Human trafficking is a modern-day form of slavery involving the illegal trade of people for exploitation or commercial gain.
Every year, millions of men, women, and children are trafficked in countries around the world, including the United States. It is estimated that human trafficking generates many billions of dollars of profit per year, second only to drug trafficking as the most profitable form of transnational crime.
Human trafficking is a hidden crime as victims rarely come forward to seek help because of language barriers, fear of the traffickers, and/or fear of law enforcement.
Traffickers use force, fraud, or coercion to lure their victims and force them into labor or commercial sexual exploitation. They look for people who are susceptible for a variety of reasons, including psychological or emotional vulnerability, economic hardship, lack of a social safety net, natural disasters, or political instability. The trauma caused by the traffickers can be so great that many may not identify themselves as victims or ask for help, even in highly public settings.
Many myths and misconceptions exist. Recognizing key indicators of human trafficking is the first step in identifying victims and can helpsave a life. Not all indicators listed are present in every human trafficking situation, and the presence or absence of any of the indicators is not necessarily proof of human trafficking.
The safety of the public as well as the victim is paramount. Do not attempt to confront a suspected trafficker directly or alert a victim to any suspicions. It is up to law enforcement to investigate suspected cases of human trafficking.
Myths and Misconceptions
Here are some common myths and misconceptions about human trafficking:
Myth: Human trafficking does not occur in the United States. It only happens in other countries.
Fact: Human trafficking exists in every country, including the United States. It exists nationwide—in cities, suburbs, and rural towns—and possibly in your own community.
Myth: Human trafficking victims are only foreign born individuals and those who are poor.
Fact: Human trafficking victims can be any age, race, gender, or nationality. They may come from any socioeconomic group.
Myth: Human trafficking is only sex trafficking.
Fact: Sex trafficking exists, but it is not the only type of human trafficking. Forced labor is another type of human trafficking; both involve exploitation of people. Victims are found in legitimate and illegitimate labor industries, including sweatshops, massage parlors, agriculture, restaurants, hotels, and domestic service.
Myth: Individuals must be forced or coerced into commercial sex acts to be victims of human trafficking.
Fact: Under U.S. federal law, any minor under the age of 18 who is induced to perform commercial sex acts is a victim of human trafficking, regardless of whether he or she is forced or coerced.
Myth: Human trafficking and human smuggling are the same.
Fact: Human trafficking is not the same as smuggling. “Trafficking” is based on exploitation and does not require movement across borders. “Smuggling” is based on movement and involves moving a person across a country’s border with that person’s consent in violation of immigration laws. Although human smuggling is very different from human trafficking, human smuggling can turn into trafficking if the smuggler uses force, fraud, or coercion to hold people against their will for the purposes of labor or sexual exploitation. Under federal law, every minor induced to engage in commercial sex is a victim of human trafficking.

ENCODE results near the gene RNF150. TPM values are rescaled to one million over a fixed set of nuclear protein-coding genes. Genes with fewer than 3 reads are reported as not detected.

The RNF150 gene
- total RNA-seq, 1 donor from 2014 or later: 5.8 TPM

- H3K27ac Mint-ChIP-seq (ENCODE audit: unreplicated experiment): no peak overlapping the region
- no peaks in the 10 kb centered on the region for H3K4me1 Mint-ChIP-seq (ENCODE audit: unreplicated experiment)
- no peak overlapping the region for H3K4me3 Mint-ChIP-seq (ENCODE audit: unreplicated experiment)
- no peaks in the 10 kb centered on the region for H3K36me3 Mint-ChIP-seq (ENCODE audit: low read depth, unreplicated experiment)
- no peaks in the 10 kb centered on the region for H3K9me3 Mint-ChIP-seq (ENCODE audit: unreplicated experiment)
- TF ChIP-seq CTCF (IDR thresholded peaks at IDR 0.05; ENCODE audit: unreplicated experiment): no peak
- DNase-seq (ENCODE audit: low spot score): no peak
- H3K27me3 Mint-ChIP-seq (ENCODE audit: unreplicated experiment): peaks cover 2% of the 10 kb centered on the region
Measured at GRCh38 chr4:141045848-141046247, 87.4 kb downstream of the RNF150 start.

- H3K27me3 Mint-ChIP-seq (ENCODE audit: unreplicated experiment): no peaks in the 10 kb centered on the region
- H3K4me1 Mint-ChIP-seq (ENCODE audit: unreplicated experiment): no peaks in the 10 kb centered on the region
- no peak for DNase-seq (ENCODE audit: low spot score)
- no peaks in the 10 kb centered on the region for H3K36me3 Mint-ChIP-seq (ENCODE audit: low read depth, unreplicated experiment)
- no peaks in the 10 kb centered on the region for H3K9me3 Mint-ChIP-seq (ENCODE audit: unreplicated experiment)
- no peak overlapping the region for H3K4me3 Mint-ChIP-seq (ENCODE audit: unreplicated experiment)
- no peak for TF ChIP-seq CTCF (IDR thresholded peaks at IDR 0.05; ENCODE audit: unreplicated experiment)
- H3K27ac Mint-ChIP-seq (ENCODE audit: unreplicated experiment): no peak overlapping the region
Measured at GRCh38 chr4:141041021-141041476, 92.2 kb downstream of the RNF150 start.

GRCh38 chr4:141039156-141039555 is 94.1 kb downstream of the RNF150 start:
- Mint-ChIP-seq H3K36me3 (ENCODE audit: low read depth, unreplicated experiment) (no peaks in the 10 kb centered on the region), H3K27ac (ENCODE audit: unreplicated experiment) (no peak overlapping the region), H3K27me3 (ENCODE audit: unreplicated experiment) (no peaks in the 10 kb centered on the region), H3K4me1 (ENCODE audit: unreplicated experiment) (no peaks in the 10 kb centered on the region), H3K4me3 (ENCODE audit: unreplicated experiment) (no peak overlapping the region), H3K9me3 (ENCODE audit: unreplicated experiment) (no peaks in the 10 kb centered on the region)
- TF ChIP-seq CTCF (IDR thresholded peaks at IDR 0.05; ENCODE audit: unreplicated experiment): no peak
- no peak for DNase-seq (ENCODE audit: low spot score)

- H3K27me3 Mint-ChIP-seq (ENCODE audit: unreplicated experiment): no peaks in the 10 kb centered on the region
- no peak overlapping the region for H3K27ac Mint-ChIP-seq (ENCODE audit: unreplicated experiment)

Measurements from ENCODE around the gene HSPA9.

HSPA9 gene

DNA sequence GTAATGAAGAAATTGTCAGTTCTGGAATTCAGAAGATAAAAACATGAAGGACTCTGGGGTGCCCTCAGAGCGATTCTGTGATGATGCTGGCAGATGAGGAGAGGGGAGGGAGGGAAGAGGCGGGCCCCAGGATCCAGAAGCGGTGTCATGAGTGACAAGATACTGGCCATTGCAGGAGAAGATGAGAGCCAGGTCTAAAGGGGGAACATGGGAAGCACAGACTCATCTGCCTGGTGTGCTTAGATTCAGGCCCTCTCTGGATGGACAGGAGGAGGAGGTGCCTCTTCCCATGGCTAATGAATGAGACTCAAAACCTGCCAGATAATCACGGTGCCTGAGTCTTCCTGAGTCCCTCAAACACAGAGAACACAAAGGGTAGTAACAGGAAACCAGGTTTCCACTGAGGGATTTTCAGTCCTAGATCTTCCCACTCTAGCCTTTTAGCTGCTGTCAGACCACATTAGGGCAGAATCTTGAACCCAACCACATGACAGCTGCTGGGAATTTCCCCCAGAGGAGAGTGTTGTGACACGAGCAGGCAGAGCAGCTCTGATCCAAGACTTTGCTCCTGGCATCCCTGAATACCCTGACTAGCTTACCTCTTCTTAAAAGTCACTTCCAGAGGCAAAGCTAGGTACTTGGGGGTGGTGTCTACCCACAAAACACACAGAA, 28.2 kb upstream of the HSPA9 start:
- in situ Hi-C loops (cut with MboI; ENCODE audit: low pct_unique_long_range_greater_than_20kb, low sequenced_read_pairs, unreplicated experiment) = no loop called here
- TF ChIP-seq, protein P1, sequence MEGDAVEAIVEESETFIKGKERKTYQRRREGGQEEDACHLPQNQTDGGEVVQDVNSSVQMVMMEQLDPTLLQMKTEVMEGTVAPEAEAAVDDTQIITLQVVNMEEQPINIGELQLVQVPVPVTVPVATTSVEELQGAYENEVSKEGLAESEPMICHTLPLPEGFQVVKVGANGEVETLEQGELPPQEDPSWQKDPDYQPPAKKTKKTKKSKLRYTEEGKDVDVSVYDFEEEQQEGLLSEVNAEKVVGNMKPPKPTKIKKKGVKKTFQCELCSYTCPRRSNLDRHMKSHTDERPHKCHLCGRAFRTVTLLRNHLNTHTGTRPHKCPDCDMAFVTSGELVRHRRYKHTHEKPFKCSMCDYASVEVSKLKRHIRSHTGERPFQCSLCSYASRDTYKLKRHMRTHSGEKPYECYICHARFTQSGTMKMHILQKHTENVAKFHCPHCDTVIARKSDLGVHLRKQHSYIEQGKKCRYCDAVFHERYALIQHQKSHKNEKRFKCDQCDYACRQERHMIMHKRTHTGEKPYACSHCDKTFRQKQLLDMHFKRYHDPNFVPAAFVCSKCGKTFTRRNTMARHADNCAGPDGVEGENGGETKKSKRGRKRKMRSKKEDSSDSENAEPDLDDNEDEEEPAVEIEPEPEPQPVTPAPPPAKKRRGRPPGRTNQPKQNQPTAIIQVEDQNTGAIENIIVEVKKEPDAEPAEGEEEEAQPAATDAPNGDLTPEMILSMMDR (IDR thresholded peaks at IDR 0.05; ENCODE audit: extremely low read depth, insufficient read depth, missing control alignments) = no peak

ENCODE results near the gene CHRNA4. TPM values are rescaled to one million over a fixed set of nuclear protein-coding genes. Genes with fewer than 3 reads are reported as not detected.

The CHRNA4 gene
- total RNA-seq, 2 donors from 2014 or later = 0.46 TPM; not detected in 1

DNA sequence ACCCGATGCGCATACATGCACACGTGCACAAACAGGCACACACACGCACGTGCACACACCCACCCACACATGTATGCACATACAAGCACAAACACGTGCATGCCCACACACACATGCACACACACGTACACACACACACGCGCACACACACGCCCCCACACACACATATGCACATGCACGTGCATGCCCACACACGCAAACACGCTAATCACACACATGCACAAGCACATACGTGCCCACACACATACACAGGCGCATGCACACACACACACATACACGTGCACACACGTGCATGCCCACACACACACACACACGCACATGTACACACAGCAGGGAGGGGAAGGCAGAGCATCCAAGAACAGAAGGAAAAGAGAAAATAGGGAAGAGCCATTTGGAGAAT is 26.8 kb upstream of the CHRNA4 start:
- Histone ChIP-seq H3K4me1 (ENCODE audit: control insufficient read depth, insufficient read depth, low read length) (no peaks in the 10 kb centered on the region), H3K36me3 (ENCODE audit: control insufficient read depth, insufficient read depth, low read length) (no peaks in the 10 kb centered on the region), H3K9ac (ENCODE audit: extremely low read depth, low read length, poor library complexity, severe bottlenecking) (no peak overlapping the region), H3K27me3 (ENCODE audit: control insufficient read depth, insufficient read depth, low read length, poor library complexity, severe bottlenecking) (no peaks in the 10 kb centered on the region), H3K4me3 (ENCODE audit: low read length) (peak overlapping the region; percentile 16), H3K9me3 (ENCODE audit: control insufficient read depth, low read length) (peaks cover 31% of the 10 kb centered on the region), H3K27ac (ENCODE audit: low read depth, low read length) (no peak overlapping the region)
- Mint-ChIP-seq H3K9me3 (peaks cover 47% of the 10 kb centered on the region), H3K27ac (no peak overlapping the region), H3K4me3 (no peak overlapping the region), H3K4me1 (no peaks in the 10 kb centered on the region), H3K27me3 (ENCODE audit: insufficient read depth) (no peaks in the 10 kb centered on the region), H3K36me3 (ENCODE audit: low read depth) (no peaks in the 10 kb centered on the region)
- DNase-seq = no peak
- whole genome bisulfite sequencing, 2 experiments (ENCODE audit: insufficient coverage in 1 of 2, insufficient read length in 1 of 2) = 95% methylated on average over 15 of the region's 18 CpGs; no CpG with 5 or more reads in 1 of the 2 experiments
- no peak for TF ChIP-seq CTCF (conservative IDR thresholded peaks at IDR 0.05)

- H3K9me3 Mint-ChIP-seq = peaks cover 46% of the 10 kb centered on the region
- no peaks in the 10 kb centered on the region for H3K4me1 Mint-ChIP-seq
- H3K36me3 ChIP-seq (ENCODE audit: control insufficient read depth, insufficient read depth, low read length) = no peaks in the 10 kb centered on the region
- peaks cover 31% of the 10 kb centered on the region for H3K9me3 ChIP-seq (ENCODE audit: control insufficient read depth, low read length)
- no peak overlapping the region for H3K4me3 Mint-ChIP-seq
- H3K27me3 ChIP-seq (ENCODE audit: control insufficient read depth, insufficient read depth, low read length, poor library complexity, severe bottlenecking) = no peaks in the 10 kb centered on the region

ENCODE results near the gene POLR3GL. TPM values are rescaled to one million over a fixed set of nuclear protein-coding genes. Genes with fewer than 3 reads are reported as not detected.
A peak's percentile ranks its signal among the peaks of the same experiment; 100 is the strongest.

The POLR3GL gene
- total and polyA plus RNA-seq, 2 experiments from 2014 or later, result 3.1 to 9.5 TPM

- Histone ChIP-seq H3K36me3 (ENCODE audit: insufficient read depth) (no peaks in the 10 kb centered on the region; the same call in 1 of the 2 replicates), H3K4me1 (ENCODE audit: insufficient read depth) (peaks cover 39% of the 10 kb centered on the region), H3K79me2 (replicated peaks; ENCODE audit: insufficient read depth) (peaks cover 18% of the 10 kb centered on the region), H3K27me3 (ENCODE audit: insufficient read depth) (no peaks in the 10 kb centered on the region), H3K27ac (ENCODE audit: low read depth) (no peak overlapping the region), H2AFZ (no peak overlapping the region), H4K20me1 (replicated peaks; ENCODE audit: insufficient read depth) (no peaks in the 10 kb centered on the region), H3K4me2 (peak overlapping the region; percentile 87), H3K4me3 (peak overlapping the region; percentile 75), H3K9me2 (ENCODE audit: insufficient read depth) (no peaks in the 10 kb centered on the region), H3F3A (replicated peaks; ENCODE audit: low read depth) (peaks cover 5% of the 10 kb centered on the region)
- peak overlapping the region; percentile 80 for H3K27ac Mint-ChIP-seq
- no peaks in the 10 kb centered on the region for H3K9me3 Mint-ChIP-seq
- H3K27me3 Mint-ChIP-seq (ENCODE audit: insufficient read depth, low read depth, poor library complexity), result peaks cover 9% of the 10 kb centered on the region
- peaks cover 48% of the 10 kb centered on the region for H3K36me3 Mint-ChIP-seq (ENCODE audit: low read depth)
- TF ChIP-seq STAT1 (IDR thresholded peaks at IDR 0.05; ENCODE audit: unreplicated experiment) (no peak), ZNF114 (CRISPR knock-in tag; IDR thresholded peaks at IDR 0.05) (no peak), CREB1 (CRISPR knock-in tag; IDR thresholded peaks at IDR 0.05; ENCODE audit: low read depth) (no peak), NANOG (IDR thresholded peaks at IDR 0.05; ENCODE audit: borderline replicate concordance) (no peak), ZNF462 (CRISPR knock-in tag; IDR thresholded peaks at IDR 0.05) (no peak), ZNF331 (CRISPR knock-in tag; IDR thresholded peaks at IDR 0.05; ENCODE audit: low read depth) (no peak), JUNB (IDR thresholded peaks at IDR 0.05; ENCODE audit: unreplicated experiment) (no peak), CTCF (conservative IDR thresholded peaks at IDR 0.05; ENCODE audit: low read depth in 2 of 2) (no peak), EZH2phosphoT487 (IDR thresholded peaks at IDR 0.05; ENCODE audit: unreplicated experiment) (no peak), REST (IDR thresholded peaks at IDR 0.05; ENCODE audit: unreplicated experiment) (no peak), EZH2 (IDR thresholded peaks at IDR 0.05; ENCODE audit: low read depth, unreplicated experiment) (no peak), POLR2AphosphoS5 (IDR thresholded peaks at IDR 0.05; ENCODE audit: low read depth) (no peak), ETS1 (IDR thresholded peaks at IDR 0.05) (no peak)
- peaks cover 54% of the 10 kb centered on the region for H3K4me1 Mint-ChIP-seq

Myth: Human trafficking victims will attempt to seek help when in public.
Fact: Human trafficking is often a hidden crime. Victims may be afraid to come forward and get help; they may be forced or coerced through threats or violence; they may fear retribution from traffickers, including danger to their families; and they may not be in possession of or have control of their identification documents.
Indicators of Human Trafficking
Recognizing key indicators of human trafficking is the first step in identifying victims and can help save a life. Here are some common indicators to help recognize human trafficking:
- Does the person appear disconnected from family, friends, community organizations, or houses of worship?
- Has a child stopped attending school?
- Has the person had a sudden or dramatic change in behavior?
- Is a juvenile engaged in commercial sex acts?
- Is the person disoriented or confused, or showing signs of mental or physical abuse?
- Does the person have bruises in various stages of healing?
- Is the person fearful, timid, or submissive?
- Does the person show signs of having been denied food, water, sleep, or medical care?
- Is the person often in the company of someone to whom he or she defers? Or someone who seems to be in control of the situation, e.g., where they go or who they talk to?
- Does the person appear to be coached on what to say?
- Is the person living in unsuitable conditions?
- Does the person lack personal possessions and appear not to have a stable living situation?
- Does the person have freedom of movement? Can the person freely leave where they live? Are there unreasonable security measures?
Not all indicators listed above are present in every human trafficking situation, and the presence or absence of any of the indicators is not necessarily proof of human trafficking.